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    If a Leader Fails, It's Because He/She Lacks Emotional Intelligence

    On a recent trip to Barcelona coinciding with the release of The First 90 Days in Spanish, Michael Watkins and Richard Wetzler, Co-founder and CEO of Genesis, respectively, met with leading business men and women in the region. The 2-day tour included a Master Class given by Watkins to 100 business leaders, a book signing reception, interviews with two of Spain's leading newspapers, La Vanguardia and Expansion, a dinner with Harvard and IMD Business School Alumni and prominent Spanish business leaders, followed by meetings with Suez and CaixaBank.

    Following is a translation of the interview Michael Watkins gave to La Vanguardia entitled, "If a Leader Fails, It's Because He/She Lacks Emotional Intelligence."


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    CEO coach, professor and author of the best seller The First 90 Days, Michael Watkins believes that the first 90 days of a leader's term are key to his success. For a leader, a promotion or an opportunity to lead another company is always good news. But the work of your dreams can become a nightmare if in the first weeks of landing it, you do not give a good impression, explains the Canadian-born professor and Genesis Co-Founder, who after lecturing at Harvard and INSEAD became Professor of Leadership and Organizational Change at the IMD Business School.


    What is it that leads leaders to fail when sitting in the new chair?

    Often many of them arrive comforted by the promotion and they err because they have an excess of confidence. They manage the new job as they did before, because they had always done well until then. They are not aware that the work policy, the organization and the way to achieve the objectives are different in the new position. They do not listen to their colleagues and they end up making hasty and wrong decisions.

    They lack tools to know how to manage this change? 

    Yes, exactly. Not only the leader, but the rest of the team. Often, it is believed that the leader has to assume the position alone, because by some merit he/she has come to a position of leadership, right? This is a serious error because it hinders his/her integration and puts the company at risk. It is a process that usually lasts about six months and could be reduced to half if the same manager makes an effort to adapt and if the team that accompanies him, whether internal or external in the company, makes it easy.

    And what do you propose to make the arrival more agile?

    After years of observing the behavior of leaders of the US company Johnson & Johnson, I wrote the book The First 90 Days (translated into 27 languages and now, it has just been published in Spanish), where I explain the solution with a scheme that indicates what to do during the first 90 days of the mandate, what I call the "transition period".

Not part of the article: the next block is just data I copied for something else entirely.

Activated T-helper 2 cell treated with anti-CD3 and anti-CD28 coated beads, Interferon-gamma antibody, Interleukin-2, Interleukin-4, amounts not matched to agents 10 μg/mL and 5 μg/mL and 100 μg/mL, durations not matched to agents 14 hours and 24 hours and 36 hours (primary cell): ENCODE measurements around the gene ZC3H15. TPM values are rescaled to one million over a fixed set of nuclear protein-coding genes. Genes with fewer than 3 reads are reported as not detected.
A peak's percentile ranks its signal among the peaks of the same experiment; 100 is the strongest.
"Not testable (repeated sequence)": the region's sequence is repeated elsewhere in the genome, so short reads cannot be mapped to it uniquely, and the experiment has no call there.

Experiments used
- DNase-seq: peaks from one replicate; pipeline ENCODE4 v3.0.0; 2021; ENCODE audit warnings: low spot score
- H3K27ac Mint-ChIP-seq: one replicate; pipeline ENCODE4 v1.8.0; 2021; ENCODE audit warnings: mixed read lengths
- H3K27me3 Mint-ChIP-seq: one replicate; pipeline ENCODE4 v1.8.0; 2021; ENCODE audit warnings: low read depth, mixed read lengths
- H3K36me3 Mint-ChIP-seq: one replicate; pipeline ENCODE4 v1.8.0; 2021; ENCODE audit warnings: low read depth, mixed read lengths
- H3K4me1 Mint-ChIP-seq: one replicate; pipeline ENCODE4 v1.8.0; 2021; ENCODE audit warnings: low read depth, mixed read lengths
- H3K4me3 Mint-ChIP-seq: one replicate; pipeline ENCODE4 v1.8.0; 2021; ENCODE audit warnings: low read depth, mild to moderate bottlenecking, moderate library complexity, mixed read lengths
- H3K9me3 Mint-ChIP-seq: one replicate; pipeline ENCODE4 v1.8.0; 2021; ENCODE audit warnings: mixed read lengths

And why 90 days? 

    Just as the president of a country has 100 days to evaluate his government, a leader has 90 days, because among other things, it coincides with a quarter of the firm's business. This transition does not always last 90 exact days, but it is the optimal time for the leader to adapt successfully to the new scenario.

    And what should he do, the new leader? 

    Success is in learning fast and knowing how to listen to others. To become aware, to know what is important, to achieve early successes (even if they are small, they give confidence to the team), to create your team of trust, to forge alliances and also to weave a good relationship with superiors.

    It seems that his model is focused only on large companies. 

    It does not have to. It is applicable to start-ups, to small family businesses, to mid-sized companies, and also to political organizations that are not at the same level. The base is always the same, but of course you have to adapt context, culture, legislation, relationships, transparency...

    And what about the women who get promoted?

    In my model and in reality, there is no difference. Men and women behave the same in high positions but society perceives it differently. A woman can act as strongly and decisively as a man does, but the rest of her classmates do not see it that way. It is what is called internal bias. We'll see if this scenario changes...

    For what it sounds like, the adaptation process seems very psychological. 

    It is a mix between business skills and psychology. In fact, I, who studied engineering and then applied mathematics, realised in writing the book that soft skills (communication, empathy, adaptation to business and national culture) are more important than we think. Most times, the failure of a leader is not due to his or her inexperience or ignorance of the subject, but because he or she lacks emotional intelligence.

    But to be sympathetic and to adapt is not innate. 

    The great leaders with whom I have worked tend to have a lot of emotional intelligence. It is not innate, but you can work at it. We must try harder, but it is essential.

    Could they teach us this at school?

    Surely. Although I do not think that leadership transition should be taught in schools or universities. It is specific and for that reason there are programs like those offered at the IMD in Switzerland. However, school could provide more tools to build emotional intelligence. But not many, otherwise I would not sell any books!